Silver Darlings

Silver Darlings

Finn is so excited. He is on his first voyage out with a crew of older seasoned fishermen.

“The boat was open from stem to stern, without shelter or Berth, but when they had eaten, they did what they could with the help of the sails and the soft bulk of the nets to get into a comfortable position for rest. Finn snuggled down, packed his hip bone, lifted the edge of the sail for breath, and prepared for sleep. But though he felt very tired, he was not sleepy. He was now more than ever pleased at having said things which had made the others laugh. His old shy self had opened, and to his surprise up the words had come…”

I began this book when I saw it on the “Read Scotland” forum on Goodreads. The author is new to me but I found his writing to be so atmospheric! “Silver Darlings” is crammed with not only authentic descriptions of life at sea but also engaging chapters about village life, a country fair, a perilous voyage (and a brave climb for water), and anecdotes about the fishing trade and professions (who knew what a curer was? not me.)

Neil Gunn brings the atmosphere and perils of the sea into this novel along with the growth of Finn, his coming-of-age time, and the trials of a small fishing community in Scotland. Finn’s father had been lost at sea (not telling you how; you will want to read this novel for yourself!) before Finn was even born. His mother was reluctant to allow Finn to even think of going to sea… but the sea was always calling to him.

“Listen, Finn. You mustn’t be angry with me. The sea has not been kind to me. And then – we have been living here, though it is not our croft, our home. I cannot do a man’s work, taking in new land. You and me – we are wanderers, who found a home.”

Although wordy at times the author gives the reader a lot to think about and not just pictures of what life in Scotland used to be for so many that were living on the edge of poverty. The readers is able to ‘get inside’ the characters’ thoughts, feelings and motivations, not just through dialog but through the ups and downs of life itself.

Finn’s mother Catrine is threatened with the plague; will she succumb? The reader cannot help being moved at poor Catrine’s plight already; losing her husband at such a young age, she lives for her son throughout the book.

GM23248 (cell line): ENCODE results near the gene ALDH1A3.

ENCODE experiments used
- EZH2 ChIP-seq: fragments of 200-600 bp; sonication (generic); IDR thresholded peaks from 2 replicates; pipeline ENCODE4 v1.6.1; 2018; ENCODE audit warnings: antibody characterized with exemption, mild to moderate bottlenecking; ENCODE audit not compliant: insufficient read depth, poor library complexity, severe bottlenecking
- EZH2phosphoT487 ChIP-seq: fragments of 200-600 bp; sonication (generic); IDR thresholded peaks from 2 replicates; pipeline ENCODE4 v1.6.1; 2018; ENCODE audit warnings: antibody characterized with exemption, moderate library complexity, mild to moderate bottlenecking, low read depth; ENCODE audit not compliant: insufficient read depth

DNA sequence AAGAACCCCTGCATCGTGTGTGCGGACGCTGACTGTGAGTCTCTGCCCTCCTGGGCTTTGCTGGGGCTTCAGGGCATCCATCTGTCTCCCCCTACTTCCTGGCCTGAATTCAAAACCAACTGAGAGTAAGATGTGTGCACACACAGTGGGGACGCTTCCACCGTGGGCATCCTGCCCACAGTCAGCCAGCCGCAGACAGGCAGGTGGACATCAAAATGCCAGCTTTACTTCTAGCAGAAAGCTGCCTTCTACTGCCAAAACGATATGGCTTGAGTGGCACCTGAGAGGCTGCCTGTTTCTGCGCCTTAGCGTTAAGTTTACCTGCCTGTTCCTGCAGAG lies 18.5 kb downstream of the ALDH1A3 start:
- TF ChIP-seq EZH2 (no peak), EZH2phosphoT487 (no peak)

At times the book moved very quickly because I was right there with Finn, hoping someday to become a sailor himself and obtain his very own ship.

“In fact, when Finn lifted his mind, he saw the clean green seas running, and knew that freedom was there, and adventure, and the song of man’s strength. He would be all right when he looked at the lifting stem of his own boat. Then would come upon him a freedom that would have in it the gait of revenge over all the cluttering doubts and anxieties of the earth.”

Finn and his companions are dogged and spunky and spend their days on the sea fighting the odds. Hoping the day’s catch would be a good one, hoping the sun would come out or the wind would rise so that Roddie, their captain (and for much of the book, Finn’s personal hero), could find their way back again.

“Silver Darlings” is a book about man against the sea; man versus his environment; man versus nature; man versus man (cruel landlords, greed, compulsory naval recruitment). But it is also a book about tenacity; the beauty of the world around us, sheer ‘holding on’ in the face of adversity, and hope.

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About Theresa

I live in an old farmhouse in upstate New York (no, *not* the big city!) in the country with my family, two dogs, two calves, and two horses. I love to cross stitch, quilt, read, and look at needlework blogs :) and I love coffee *and* tea!
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6 Responses to Silver Darlings

  1. Allison M says:

    Oh this is a lovely post, don’t think I’ve read Neil Gunn since school, I chose to write about his books Sun Circle and Butcher’s Broom for SYS English (precursor to Advanced Higher in Scotland). I wonder if I still have any of his books because now I feel the need for some re-reading!

  2. Theresa says:

    Hi Allison! I had never read Neil Gunn so you are much more familiar with him than I am! His “Silver Darlings” really opened my eyes to the perils of life as a fisherman. It was slow moving at times but then it would really pick up with some suspenseful chapters!

    You must have really liked the author since you chose to do a paper on his writing : )

    • Allison M says:

      It has been a while since I was at school so I don’t feel all that familiar with his work! In all honesty I wanted to read his books and write about him for the simple reason that he was born in the same area as me, from the not-very-populated very north of mainland Scotland!

      • Theresa says:

        Have you read any of DE Stevenson? (lighter reads…) She set several of her books in Scotland. (Some are reprints on Amazon.) I would love to visit Scotland some day!

      • Allison M says:

        I’ve never read her books – I’ll check next time I’m in the library. So long as you can withstand rain and cold winds, you must visit here!

  3. Theresa says:

    I would love to visit : ) we just had over two feet of snow about ten days ago here, and still have a few snow piles melting in the yard… I’m not sure that we would get the amt. of rain Scotland gets but we do have pretty cold winter temperatures here!

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